JEEPNEY drivers and operators unable to fully modernize by June will get one-year probationary permits, according to the Transportation department.

“Those who will not be able to comply with the public utility vehicle modernization program by June 2020 will still be granted probationary authority to operate for one year,” Transportation Assistant Secretary Mark Steven C. Pastor said in an emailed statement on Friday.

The jeepneys, however, must be certified by the Land Transportation Office to be roadworthy, and their transport groups must file for consolidation of franchise, he added.

The Transportation department said it had accredited 1,131 transport cooperatives with 110,909 drivers and operators for the modernization program.

“We are urging all transport groups to follow these cooperatives who are ready to adhere to the requirements of modernizing their franchise,” Mr. Pastor said.

“The number of transport cooperatives is increasing, which shows that many drivers and operators support the government’s call for a safer and better transportation system for our commuters,” he added.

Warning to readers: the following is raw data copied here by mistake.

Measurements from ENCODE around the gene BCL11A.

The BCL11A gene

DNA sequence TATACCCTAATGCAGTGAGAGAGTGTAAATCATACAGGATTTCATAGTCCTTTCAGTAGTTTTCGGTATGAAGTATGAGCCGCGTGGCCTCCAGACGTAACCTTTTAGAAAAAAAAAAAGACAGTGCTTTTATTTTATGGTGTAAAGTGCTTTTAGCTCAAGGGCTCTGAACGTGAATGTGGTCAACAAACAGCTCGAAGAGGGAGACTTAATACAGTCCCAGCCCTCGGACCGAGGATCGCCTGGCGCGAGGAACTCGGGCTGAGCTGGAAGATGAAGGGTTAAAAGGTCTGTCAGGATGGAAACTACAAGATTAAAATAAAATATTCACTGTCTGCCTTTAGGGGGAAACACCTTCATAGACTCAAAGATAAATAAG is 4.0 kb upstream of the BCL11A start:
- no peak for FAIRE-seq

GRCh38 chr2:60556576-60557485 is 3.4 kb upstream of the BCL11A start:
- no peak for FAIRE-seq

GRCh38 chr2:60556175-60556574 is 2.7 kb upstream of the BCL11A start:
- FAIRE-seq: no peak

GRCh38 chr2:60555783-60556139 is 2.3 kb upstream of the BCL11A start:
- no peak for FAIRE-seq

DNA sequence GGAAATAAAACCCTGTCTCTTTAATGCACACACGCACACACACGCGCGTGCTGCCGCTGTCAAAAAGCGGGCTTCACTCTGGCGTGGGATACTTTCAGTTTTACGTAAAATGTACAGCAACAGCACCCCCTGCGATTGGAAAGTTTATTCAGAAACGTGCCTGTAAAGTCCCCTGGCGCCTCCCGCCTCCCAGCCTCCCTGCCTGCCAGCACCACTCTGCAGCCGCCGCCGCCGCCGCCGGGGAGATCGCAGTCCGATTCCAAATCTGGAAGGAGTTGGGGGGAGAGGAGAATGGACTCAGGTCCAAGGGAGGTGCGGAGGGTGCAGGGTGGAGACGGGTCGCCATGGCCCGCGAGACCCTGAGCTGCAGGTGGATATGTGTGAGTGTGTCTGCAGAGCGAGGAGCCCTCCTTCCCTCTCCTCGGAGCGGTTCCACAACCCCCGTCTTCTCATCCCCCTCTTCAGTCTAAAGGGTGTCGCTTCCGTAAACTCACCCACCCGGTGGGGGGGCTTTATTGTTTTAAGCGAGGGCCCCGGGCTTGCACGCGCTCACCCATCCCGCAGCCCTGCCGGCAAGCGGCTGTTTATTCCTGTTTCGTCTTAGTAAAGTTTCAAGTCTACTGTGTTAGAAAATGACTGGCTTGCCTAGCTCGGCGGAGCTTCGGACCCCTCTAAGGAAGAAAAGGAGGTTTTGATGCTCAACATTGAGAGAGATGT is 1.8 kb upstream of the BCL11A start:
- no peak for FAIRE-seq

The agency said it would be easier to fully implement the program once cooperatives have been consolidated.

Instead of drivers and operators purchasing new units themselves, cooperatives may obtain loans from banks that offer financial assistance to comply with the program, it said.

The government launched the modernization program in June 2017, requiring operators to decommission units of a certain age, for replacement with new units.

Jeepneys that are at least 15 years old must be phased out within three years from the launch of the modernization program, or by June 2020.

“Drivers will benefit from putting up cooperatives as they will now become operators as well,” Mr. Pastor said.

Apart from monthly salaries, pension and health benefits, they will also earn from the profit of the cooperative, he pointed out.

“We strongly urge our drivers and operators to register now as a cooperative,” he said. — Arjay L. Balinbin